By Margery Sharp
Pierson Library has been serving Shelburne for over a hundred years. Its first collection in 1888 included 100 books and served a population of 1,300. Now they offer use of over 25,000 items to 7,000 citizens. The library services today include access to libraries throughout Chittenden County, inter-library loan, museum passes, adult and youth programs and computer access. The last decade has produced library patrons with untold media-conscious needs.
The institution has been moved several times to meet the growth in Shelburne’s population, most recently in Dec. 2001. At that time the library took over the town offices space and the police department which were attached to the west end of the historic town hall, and the children’s section was set up in the town hall basement.
A drastic storm, including the flooding of the children’s basement department, a burst boiler pipe, a damaged wall, conference room flooding and the destruction of 800 books, all hastened action be taken on the library situation.
A steering committee was appointed to discuss the library’s future and included librarian Lara Keenan and Joe Colangelo, Shelburne’s town manager. Also on the committee is Coleen Park, selectman and Ruth Hagerman, library trustee.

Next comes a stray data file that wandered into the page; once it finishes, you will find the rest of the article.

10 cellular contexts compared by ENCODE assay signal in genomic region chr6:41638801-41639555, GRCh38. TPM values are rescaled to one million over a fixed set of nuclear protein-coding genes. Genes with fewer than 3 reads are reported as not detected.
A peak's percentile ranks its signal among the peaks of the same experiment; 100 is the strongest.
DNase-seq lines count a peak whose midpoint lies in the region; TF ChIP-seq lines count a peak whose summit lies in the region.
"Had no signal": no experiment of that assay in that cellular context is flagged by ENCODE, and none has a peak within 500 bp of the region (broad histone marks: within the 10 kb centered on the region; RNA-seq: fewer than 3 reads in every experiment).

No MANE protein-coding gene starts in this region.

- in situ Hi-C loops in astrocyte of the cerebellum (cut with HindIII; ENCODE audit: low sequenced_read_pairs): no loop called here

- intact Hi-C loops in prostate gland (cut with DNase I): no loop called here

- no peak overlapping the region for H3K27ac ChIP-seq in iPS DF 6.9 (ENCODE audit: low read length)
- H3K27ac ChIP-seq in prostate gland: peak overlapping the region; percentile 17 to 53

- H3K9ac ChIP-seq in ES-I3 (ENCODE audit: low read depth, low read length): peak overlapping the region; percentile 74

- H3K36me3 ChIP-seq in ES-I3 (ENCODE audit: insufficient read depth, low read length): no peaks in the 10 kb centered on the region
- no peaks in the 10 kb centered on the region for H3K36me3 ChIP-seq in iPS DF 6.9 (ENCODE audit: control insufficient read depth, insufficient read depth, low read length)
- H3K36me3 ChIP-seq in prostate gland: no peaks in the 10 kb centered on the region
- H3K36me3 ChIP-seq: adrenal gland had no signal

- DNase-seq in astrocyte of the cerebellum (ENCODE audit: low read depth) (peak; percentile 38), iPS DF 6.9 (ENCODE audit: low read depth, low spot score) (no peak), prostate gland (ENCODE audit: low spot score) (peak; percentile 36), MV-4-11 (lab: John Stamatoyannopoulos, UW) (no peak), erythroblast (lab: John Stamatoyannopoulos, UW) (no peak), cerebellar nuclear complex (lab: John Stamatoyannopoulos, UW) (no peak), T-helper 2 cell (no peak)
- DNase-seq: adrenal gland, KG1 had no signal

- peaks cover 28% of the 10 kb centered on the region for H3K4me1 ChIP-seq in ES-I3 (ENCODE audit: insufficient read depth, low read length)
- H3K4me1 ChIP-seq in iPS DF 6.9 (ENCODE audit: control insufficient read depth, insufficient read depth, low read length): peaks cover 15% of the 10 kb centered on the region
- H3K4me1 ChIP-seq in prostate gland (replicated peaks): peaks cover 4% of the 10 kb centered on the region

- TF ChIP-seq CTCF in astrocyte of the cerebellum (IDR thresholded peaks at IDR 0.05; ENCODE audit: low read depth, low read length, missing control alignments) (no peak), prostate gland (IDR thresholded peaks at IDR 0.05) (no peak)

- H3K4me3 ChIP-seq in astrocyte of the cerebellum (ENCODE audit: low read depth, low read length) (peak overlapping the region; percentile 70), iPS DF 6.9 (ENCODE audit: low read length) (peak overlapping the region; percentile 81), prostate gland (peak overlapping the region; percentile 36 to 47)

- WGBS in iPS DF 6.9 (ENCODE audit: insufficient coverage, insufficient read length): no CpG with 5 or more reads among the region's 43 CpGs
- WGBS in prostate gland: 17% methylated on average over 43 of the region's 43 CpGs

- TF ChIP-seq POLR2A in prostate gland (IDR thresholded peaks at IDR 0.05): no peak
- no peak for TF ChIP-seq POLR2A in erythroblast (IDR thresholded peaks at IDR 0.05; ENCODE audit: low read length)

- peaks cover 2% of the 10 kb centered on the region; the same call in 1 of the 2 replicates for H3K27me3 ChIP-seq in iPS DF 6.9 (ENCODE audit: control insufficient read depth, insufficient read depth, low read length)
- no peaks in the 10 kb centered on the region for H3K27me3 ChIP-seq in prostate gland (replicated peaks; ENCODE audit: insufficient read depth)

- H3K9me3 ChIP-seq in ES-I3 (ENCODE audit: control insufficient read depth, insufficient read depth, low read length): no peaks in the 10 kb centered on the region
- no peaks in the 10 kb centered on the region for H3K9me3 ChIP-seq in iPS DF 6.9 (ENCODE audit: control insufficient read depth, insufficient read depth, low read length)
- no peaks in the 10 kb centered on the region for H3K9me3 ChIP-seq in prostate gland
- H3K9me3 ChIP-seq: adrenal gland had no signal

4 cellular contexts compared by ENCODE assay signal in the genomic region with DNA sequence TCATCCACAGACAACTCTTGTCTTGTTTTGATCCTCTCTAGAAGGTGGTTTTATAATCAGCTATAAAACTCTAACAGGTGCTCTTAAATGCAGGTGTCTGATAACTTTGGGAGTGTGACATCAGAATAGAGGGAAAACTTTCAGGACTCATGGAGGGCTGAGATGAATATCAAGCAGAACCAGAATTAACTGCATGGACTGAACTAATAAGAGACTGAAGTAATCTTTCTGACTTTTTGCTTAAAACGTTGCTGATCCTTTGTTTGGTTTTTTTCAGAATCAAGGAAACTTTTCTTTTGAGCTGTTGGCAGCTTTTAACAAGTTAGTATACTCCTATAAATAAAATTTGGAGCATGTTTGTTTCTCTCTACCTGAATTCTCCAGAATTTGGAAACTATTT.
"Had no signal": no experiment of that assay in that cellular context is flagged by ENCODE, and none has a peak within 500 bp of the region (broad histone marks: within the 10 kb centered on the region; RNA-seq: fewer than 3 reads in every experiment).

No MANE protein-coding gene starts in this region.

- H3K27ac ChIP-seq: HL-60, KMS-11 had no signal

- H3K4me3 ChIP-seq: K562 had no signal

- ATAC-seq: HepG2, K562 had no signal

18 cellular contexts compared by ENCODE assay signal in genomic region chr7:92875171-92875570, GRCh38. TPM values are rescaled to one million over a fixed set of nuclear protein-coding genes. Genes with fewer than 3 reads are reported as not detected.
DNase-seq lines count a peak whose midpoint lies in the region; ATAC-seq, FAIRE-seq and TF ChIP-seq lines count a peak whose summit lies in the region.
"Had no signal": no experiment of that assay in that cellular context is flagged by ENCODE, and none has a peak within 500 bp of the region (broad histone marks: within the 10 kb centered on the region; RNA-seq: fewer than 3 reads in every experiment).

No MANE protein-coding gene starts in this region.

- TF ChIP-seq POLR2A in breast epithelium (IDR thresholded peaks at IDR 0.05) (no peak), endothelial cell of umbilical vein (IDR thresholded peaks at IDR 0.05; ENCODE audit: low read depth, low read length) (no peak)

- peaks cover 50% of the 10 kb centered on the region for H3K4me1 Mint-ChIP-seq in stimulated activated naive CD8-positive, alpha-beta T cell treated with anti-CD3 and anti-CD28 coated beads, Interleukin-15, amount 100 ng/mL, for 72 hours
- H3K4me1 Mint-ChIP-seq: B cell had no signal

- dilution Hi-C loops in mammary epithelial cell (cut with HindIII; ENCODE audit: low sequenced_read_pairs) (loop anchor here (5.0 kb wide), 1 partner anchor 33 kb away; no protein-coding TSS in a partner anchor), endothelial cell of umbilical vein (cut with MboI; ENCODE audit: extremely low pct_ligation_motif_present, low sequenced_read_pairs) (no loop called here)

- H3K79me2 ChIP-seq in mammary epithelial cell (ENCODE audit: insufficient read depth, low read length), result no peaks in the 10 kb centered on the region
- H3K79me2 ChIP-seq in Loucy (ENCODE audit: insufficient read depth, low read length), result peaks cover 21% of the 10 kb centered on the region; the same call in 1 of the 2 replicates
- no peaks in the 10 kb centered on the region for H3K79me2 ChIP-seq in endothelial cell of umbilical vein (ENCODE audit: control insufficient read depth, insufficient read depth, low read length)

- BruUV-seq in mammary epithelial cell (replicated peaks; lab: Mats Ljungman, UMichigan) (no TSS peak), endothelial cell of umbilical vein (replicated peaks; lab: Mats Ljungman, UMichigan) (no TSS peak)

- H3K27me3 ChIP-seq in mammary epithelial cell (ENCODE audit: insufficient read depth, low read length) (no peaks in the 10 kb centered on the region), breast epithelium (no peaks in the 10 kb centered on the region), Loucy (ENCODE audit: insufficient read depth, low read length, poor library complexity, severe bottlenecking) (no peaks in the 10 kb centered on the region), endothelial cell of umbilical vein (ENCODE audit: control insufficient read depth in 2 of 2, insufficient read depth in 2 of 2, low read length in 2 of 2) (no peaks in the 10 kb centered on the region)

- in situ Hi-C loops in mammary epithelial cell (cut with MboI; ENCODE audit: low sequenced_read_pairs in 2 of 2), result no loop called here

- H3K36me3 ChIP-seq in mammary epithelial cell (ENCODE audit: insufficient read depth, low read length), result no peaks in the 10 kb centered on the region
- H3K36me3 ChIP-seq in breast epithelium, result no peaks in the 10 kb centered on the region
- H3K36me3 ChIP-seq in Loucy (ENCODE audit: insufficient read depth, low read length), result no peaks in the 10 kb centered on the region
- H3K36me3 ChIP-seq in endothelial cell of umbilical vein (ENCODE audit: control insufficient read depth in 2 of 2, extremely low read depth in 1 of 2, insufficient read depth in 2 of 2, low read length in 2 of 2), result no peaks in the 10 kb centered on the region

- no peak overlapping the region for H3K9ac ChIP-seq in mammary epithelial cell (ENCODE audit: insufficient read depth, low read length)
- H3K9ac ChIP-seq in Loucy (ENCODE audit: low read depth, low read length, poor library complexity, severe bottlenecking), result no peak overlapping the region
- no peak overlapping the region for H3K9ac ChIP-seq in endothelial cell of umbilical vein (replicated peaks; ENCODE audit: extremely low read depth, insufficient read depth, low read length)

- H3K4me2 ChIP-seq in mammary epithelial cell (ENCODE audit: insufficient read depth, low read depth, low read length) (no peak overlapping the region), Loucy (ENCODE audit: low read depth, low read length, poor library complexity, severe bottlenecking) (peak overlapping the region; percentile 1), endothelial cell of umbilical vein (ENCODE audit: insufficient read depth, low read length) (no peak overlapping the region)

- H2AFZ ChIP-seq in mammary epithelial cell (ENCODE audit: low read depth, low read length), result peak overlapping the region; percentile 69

Together Colangelo and Keenan met with the fire department and the Historic and Preservation and Design and Review Commission to discuss safety, traffic circulation and the design needs of an expanding library facility.
In 2011 the committee discussed four options with Maclay Architects, knowing the library owned land north to the Marcotte property. These were: 1) renovate the basement and add an addition, 2) add the addition to accommodate the children’s department, 3) fix maintenance/energy issues and 4) build a new library.
“Option four was agreed upon,” said Keenan. “We envision a two-story building built in similar style to other nearby buildings although no firm design is in place. ”
The committee favors building on Rte. 7 in the empty space north and adjacent to the SCHIP building.
While parking will have to be refigured, the curb cut and driveway, if approved by VTrans, also could be moved north toward the Marcott property, Keenan said. The roadway could be widened to accommodate fire vehicle traffic. “We will need to raise the funds to build. Building costs have been estimated between four and five million,” she said. “We would use a combination of grants, donations, and, if necessary a small bond. We plan to hire a fundraising consultant.”